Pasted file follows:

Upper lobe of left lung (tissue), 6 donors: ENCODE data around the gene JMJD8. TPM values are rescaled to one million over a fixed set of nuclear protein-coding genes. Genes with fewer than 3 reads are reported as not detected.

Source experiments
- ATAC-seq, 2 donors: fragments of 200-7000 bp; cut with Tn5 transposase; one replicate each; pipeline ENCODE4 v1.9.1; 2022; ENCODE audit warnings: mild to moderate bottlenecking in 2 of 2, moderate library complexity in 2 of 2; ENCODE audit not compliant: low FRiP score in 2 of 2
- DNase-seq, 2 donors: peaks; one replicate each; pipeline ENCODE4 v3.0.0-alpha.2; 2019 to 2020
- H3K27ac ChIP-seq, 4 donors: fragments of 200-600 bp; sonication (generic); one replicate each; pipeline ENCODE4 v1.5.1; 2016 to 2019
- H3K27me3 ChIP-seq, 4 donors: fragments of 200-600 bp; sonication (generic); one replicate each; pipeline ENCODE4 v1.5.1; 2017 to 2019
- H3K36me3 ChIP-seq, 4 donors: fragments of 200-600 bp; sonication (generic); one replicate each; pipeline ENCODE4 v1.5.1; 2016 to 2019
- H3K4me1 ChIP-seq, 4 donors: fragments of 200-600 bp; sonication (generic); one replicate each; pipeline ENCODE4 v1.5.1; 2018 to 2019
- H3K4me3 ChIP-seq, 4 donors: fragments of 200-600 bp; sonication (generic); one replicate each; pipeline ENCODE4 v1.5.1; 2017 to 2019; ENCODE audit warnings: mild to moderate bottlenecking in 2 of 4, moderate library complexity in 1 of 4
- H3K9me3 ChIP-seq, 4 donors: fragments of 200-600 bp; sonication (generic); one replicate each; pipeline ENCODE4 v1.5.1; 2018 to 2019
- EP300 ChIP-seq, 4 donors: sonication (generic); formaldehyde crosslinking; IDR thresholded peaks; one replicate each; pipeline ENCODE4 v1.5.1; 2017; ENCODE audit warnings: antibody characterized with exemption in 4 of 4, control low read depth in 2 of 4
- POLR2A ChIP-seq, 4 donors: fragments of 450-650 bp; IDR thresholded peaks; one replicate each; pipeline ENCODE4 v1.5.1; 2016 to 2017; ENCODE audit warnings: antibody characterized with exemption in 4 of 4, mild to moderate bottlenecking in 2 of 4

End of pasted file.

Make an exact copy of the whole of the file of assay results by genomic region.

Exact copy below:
Upper lobe of left lung (tissue), 6 donors: ENCODE data around the gene JMJD8. TPM values are rescaled to one million over a fixed set of nuclear protein-coding genes. Genes with fewer than 3 reads are reported as not detected.

Source experiments
- ATAC-seq, 2 donors: fragments of 200-7000 bp; cut with Tn5 transposase; one replicate each; pipeline ENCODE4 v1.9.1; 2022; ENCODE audit warnings: mild to moderate bottlenecking in 2 of 2, moderate library complexity in 2 of 2; ENCODE audit not compliant: low FRiP score in 2 of 2
- DNase-seq, 2 donors: peaks; one replicate each; pipeline ENCODE4 v3.0.0-alpha.2; 2019 to 2020
- H3K27ac ChIP-seq, 4 donors: fragments of 200-600 bp; sonication (generic); one replicate each; pipeline ENCODE4 v1.5.1; 2016 to 2019
- H3K27me3 ChIP-seq, 4 donors: fragments of 200-600 bp; sonication (generic); one replicate each; pipeline ENCODE4 v1.5.1; 2017 to 2019
- H3K36me3 ChIP-seq, 4 donors: fragments of 200-600 bp; sonication (generic); one replicate each; pipeline ENCODE4 v1.5.1; 2016 to 2019
- H3K4me1 ChIP-seq, 4 donors: fragments of 200-600 bp; sonication (generic); one replicate each; pipeline ENCODE4 v1.5.1; 2018 to 2019
- H3K4me3 ChIP-seq, 4 donors: fragments of 200-600 bp; sonication (generic); one replicate each; pipeline ENCODE4 v1.5.1; 2017 to 2019; ENCODE audit warnings: mild to moderate bottlenecking in 2 of 4, moderate library complexity in 1 of 4
- H3K9me3 ChIP-seq, 4 donors: fragments of 200-600 bp; sonication (generic); one replicate each; pipeline ENCODE4 v1.5.1; 2018 to 2019
- EP300 ChIP-seq, 4 donors: sonication (generic); formaldehyde crosslinking; IDR thresholded peaks; one replicate each; pipeline ENCODE4 v1.5.1; 2017; ENCODE audit warnings: antibody characterized with exemption in 4 of 4, control low read depth in 2 of 4
- POLR2A ChIP-seq, 4 donors: fragments of 450-650 bp; IDR thresholded peaks; one replicate each; pipeline ENCODE4 v1.5.1; 2016 to 2017; ENCODE audit warnings: antibody characterized with exemption in 4 of 4, mild to moderate bottlenecking in 2 of 4